But that was then, and a decade later the economic pulse of both Greece and Kalamata have changed for the better. We've had the pleasure of experiencing this evolution and we don't hesitate to sing their praises. 

Kalamata's waterfront a draw for locals and tourists

Business expansion and renovations in recent years have made this town of some 72,000 residents one of Greece's debutant tourist destinations.  Its vibrancy is so strong you can feel it. Even our most routine shopping trips are more like a delightful getaway than drudgery. The waterfront for a coffee or lunch is a must no matter the reason for the trip to town.

Downtown charmer in Kalamata

Truth be told, I am so caught in the city's charms that I often tell The Scout if I ever returned to the States to live it would be on the condition that I'd make regular trips back here. Yet, I suspect many of you've never really even heard of the city that got its name from. . .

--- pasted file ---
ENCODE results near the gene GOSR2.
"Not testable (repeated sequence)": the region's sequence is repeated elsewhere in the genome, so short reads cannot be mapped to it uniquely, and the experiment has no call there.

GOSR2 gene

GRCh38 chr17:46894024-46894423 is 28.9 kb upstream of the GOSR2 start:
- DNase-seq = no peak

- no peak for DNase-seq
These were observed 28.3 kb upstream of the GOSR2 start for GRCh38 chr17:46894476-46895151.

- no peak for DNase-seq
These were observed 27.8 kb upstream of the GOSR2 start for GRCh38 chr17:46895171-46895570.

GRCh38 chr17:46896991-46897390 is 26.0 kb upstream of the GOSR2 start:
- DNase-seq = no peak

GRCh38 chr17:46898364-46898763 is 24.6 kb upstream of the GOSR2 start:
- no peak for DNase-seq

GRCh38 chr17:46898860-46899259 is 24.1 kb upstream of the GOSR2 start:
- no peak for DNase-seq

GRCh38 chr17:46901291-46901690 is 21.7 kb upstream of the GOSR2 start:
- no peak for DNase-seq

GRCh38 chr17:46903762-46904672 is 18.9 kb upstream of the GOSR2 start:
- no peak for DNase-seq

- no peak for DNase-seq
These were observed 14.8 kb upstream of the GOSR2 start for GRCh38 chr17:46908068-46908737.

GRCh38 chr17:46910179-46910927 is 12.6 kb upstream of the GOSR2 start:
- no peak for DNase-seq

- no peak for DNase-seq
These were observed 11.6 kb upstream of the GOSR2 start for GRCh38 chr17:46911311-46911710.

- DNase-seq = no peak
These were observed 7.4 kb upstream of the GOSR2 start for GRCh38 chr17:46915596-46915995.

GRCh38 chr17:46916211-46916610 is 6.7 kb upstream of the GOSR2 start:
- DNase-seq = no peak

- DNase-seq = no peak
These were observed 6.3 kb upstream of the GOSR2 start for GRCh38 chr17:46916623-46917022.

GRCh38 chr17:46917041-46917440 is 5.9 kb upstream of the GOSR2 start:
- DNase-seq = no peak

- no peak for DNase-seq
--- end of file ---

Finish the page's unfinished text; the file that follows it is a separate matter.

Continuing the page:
Kalamata - What's in a Name?

Not named for the Kalamata olive

Well, it wasn't from the olive if that's what you thought.  I did, until I did some research a few months ago for a magazine article about the city and was surprised to learn that Kalamata is not named for that famous olive of the same name. And on that point, locals agree.  

What they don't agree on is for what the city is named. One school of thought is that it is named for the kala matia, 'good eyes' on an icon of the city's patron saint. The other is that it was named for the reeds that once grew in the area, kalamia.  

Kalamata - Something Old

Entry to the castle grounds - Kalamata

Like the rest of Greece, Kalamata's history is so deeply rooted that it is difficult to fathom. In the 13th Century Kalamata castle was built on what was earlier the Acropolis of Pharae.  The site now is popular with tourists as it provides a great overview of the town and also with locals as it is often the site of cultural performances.

An icon on the castle wall - Kalamata

The ancient Pharae was mentioned by Homer as Firai. (One of our favorite wines is produced by a Kalamata winery named Fare in honor of those ancient beginnings. And one of our favorite seafront hotels is called the Pharae Palace.)